Baylisascaris procyonis

Bay·lis·as·ca·ris pro·cy·on·is

a large roundworm commonly found in raccoons; has been the cause of human visceral larva migrans and ocular larva migrans, following accidental ingestion of embryonated Baylisascaris procyonis eggs in feces of infected raccoons.
See also: visceral larva migrans.

Baylisascaris procyonis

An intestinal parasite of raccoons, the eggs of which may be ingested by humans and 50 other species of mammals, hatch in the intestines and migrate through organs and muscles.
 
Clinical findings
Skin irritation, respiratory distress, hepatomegaly and fever due to larval migration, nausea, lethargy, incoordination, blindness, encephalitis, blindness, death.
 
Prognosis
Poor, profound neurologic impairment, partial paralysis, cotical blindness, developmental delay, etc.

Management
Deworming; possibly albendazole.

Baylisascaris procyonis

Raccoon roundworm Parasitology An intestinal parasite of raccoons, the eggs of which may be ingested by humans, hatch in the intestine and migrate through organs and muscles Clinical Nausea, fatigue, hepatomegaly, loss of muscle coordination, blindness, encephalitis, death Management Possibly, albendazole Prognosis Poor, profound neurologic impairment, partial paralysis, cortical blindness, developmental delay, etc

Baylisascaris procyonis

(bal?i-sas'ka-ris pro?se-on'is, se'on-is) [L. procyon, raccoon fr. Gr.]
The raccoon roundworm. Accidental consumption of roundworm eggs (such as by children who put contaminated soil in their mouths) can result in encephalitis. Synonym: raccoon ascaris
References in periodicals archive ?
On May 1, 2017, in Washington, Public Health--Seattle & King County (PHSKC) was notified of a possible Baylisascaris procyonis infection in a previously healthy male child aged 19 months.
Baylisascaris procyonis Roundworm Seroprevalence among Wildlife Rehabilitators, United States and Canada, 2012-2015
I want to pass along a report from the Seattle Post-Intelligencer about raccoons being a host for the roundworm parasite known as Baylisascaris procyonis.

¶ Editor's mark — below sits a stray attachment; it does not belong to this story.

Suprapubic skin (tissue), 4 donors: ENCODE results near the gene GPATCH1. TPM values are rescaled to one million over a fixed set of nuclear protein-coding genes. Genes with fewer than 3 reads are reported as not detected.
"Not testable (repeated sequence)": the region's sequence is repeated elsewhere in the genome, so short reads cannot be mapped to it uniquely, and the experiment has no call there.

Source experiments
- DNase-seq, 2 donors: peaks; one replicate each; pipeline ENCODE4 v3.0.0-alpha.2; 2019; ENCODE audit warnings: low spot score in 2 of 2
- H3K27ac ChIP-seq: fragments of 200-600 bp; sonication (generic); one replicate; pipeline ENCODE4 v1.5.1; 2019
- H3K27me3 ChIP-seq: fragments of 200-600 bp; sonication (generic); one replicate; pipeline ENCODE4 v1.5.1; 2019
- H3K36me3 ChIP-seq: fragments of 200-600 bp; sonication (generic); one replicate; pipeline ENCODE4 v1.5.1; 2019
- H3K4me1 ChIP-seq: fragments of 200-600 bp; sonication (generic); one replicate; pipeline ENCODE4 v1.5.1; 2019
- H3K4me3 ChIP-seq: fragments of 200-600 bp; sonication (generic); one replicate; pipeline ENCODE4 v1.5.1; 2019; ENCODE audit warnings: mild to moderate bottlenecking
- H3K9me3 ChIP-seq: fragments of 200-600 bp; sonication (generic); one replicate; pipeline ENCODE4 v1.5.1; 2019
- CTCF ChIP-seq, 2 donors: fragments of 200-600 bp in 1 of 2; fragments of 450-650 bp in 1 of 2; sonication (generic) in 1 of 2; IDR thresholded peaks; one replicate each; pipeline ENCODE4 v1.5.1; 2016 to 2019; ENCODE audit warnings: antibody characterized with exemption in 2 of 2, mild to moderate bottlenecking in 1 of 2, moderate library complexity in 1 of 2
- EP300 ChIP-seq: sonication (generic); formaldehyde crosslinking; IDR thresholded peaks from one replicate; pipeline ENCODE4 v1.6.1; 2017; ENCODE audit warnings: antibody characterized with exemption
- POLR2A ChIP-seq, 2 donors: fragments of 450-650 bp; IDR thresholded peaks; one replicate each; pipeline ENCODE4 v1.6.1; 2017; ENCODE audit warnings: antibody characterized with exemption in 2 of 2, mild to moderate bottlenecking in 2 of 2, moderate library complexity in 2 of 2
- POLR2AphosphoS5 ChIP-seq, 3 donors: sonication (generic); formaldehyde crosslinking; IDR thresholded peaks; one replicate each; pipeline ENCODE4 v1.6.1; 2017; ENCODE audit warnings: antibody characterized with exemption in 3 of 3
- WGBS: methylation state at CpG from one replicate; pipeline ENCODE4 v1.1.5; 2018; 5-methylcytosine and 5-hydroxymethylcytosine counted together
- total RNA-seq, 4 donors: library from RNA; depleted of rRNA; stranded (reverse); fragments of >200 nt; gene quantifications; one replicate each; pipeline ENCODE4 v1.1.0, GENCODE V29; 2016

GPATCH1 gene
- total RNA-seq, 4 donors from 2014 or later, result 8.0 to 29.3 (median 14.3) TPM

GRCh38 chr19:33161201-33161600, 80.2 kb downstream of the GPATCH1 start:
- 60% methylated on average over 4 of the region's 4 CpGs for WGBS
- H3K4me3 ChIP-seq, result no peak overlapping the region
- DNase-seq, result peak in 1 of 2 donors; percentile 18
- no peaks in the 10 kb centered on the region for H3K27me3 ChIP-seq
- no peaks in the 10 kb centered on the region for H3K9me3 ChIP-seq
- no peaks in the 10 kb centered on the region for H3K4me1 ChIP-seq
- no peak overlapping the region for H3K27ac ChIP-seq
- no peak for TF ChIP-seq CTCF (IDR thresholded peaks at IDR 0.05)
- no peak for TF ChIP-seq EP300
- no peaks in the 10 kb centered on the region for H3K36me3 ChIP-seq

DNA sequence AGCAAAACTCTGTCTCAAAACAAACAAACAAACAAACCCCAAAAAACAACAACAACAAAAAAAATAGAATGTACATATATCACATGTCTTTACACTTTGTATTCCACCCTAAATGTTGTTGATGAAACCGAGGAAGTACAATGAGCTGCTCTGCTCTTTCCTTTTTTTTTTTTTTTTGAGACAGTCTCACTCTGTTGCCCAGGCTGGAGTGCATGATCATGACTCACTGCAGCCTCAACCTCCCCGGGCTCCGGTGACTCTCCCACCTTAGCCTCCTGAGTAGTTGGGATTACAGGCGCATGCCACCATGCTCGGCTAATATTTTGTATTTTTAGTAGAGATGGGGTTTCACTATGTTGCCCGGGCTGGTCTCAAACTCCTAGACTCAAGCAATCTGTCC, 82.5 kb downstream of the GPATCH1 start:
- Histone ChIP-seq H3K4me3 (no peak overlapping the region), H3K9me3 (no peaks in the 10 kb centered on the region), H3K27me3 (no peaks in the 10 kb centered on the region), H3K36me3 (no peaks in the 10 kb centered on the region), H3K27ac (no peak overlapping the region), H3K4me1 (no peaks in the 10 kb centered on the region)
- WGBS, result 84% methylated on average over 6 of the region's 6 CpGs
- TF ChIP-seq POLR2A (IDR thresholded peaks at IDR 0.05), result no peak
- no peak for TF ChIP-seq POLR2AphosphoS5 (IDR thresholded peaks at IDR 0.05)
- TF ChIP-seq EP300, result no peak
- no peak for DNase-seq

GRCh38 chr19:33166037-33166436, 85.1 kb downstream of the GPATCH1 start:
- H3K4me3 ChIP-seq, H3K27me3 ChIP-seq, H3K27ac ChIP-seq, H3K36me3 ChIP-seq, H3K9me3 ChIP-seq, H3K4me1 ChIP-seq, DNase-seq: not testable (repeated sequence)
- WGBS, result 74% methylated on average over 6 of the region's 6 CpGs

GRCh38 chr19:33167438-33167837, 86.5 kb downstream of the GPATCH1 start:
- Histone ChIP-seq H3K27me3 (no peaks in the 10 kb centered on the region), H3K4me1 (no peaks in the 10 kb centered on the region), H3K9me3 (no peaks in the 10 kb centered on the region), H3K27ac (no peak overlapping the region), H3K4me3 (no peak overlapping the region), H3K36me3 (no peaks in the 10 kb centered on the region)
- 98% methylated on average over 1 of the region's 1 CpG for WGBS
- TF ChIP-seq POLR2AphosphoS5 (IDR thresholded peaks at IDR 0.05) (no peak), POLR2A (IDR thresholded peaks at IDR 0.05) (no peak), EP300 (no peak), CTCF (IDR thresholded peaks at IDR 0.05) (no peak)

Raccoons were infected with the nematodes Arthrocephalus lotoris, Baylisascaris procyonis, and Capillaria plica, the trematode Fibricola cratera, and the tapeworm Atriotaenia procyonis.
Their large population sizes and ubiquitous distribution make raccoons an important vector for parasites and diseases including distemper, rabies, and the roundworm Baylisascaris procyonis (Mitchell et al.
In spring of 2009, two cases of Baylisascaris procyonis were reported to the New York City Health Department.
This disease is caused by a parasite, a roundworm called Baylisascaris procyonis.
Raccoons also carry diseases like rabies, distemper and Baylisascaris procyonis (round worms that, when transferred to another animal such as a dog or human, may cause blindness, central nervous system damage and even death).
Baylisascaris procyonis, or the raccoon roundworm, primarily utilizes the raccoon as its definitive host, and has been found in >90 species of North American animal intermediate hosts (mostly birds, lagomorphs, and rodents) (Kazacos 2001).
A slightly different test is used for diagnosing raccoon roundworm, called Baylisascaris procyonis.
The threat I was telling you about was in raccoon feces containing the eggs of Baylisascaris procyonis (a small intestine nematode parasite of raccoons).
A serologic test for Baylisascaris procyonis is only available through Purdue University.